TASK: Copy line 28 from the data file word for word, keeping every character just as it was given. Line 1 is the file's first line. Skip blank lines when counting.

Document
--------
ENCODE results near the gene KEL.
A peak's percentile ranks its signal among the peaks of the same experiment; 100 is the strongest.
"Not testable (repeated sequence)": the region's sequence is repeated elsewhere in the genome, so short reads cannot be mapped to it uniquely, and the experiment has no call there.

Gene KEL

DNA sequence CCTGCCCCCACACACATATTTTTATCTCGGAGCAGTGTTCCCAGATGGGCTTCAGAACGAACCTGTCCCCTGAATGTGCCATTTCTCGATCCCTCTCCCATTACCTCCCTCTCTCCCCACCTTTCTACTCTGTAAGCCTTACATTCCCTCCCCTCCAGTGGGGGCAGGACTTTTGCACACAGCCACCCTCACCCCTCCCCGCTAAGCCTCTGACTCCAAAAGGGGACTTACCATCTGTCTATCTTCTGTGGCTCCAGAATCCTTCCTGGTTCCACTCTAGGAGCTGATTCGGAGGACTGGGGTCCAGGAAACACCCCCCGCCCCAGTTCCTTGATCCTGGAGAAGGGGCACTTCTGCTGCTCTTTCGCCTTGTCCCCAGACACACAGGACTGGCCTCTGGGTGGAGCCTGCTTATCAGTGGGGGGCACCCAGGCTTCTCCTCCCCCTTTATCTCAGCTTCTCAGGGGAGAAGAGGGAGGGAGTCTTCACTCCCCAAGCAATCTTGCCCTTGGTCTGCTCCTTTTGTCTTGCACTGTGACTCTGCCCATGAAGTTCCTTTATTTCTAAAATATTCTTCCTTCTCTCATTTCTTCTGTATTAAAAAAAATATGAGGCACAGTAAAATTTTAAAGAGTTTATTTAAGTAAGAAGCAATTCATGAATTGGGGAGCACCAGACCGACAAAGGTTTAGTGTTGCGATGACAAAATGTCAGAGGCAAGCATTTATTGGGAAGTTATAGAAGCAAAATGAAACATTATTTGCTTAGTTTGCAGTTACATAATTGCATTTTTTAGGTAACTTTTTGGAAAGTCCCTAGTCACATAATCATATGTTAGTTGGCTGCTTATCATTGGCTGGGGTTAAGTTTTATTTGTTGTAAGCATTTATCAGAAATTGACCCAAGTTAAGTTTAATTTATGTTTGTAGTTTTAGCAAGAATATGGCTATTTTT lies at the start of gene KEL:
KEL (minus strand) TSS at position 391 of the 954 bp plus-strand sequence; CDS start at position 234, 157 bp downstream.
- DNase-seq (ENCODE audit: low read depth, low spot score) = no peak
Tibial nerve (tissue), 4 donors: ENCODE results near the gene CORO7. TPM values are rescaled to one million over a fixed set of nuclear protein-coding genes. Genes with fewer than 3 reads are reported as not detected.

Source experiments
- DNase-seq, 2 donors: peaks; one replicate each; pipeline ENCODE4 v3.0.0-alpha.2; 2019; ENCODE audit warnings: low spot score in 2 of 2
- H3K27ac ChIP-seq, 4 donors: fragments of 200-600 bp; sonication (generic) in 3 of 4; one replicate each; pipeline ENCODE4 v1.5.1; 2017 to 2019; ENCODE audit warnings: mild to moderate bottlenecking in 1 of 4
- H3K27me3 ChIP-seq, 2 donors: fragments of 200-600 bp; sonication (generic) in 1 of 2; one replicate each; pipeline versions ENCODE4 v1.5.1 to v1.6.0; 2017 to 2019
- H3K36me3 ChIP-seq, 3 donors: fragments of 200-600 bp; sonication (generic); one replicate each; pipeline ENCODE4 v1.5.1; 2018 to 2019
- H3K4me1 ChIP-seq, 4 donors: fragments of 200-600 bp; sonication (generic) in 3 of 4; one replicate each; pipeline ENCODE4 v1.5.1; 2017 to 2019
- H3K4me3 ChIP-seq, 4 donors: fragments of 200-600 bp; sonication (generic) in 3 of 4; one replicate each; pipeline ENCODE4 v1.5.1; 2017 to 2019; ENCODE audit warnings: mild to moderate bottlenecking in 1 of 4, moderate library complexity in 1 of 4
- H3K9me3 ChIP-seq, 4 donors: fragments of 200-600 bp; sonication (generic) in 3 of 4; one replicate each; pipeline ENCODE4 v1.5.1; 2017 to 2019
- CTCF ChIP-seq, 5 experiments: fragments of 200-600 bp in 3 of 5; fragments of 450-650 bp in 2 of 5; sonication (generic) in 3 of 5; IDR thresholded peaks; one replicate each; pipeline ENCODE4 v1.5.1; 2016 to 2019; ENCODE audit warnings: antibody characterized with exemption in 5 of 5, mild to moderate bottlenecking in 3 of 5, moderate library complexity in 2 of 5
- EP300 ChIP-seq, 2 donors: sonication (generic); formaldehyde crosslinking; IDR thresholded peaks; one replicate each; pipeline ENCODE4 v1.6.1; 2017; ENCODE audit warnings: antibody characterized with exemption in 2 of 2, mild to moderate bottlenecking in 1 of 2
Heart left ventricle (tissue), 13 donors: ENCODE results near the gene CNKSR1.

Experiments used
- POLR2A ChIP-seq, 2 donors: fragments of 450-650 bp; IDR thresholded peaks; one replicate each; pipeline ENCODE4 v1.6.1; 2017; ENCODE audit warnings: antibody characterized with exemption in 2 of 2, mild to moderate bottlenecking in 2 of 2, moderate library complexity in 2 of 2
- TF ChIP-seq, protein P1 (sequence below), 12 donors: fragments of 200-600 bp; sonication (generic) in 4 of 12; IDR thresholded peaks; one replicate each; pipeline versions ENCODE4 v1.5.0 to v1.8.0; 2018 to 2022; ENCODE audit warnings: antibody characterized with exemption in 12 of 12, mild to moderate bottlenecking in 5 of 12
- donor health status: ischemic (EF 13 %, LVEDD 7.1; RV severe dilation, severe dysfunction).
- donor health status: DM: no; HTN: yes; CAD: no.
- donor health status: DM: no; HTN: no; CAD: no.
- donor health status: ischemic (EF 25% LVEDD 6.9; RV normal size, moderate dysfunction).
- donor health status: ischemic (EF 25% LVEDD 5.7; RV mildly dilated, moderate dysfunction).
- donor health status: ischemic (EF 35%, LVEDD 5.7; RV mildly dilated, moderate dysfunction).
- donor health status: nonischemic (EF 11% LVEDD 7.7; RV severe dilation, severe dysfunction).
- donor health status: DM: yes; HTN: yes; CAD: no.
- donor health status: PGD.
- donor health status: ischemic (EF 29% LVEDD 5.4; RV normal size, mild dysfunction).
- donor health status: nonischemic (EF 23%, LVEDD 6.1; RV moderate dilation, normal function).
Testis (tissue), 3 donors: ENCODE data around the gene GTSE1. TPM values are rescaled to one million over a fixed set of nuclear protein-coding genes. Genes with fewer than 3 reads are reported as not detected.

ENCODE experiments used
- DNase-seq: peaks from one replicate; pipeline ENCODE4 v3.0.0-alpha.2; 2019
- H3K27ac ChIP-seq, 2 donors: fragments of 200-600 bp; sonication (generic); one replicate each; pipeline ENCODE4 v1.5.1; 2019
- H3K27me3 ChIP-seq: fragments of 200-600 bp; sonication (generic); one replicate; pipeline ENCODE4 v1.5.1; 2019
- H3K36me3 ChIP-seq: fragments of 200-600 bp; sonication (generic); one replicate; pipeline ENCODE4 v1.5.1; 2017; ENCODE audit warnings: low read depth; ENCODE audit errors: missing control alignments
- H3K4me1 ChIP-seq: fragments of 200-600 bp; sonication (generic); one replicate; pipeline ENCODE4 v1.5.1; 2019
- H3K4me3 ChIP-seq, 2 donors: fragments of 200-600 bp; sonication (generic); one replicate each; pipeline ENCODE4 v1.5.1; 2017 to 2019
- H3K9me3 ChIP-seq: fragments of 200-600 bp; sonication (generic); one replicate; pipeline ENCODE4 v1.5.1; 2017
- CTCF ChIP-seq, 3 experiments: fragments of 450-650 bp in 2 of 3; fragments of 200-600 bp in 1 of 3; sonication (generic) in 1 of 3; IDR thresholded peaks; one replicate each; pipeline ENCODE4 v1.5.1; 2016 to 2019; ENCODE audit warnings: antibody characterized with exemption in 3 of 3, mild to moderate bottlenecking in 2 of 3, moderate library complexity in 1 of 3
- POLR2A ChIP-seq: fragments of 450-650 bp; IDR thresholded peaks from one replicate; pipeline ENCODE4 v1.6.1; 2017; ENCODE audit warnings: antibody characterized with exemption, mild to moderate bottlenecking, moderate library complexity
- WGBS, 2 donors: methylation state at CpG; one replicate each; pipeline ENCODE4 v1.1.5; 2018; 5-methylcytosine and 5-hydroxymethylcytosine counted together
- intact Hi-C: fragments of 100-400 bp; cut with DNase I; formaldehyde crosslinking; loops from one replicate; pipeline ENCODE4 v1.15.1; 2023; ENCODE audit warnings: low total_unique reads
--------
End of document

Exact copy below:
- donor health status: ischemic (EF 35%, LVEDD 5.7; RV mildly dilated, moderate dysfunction).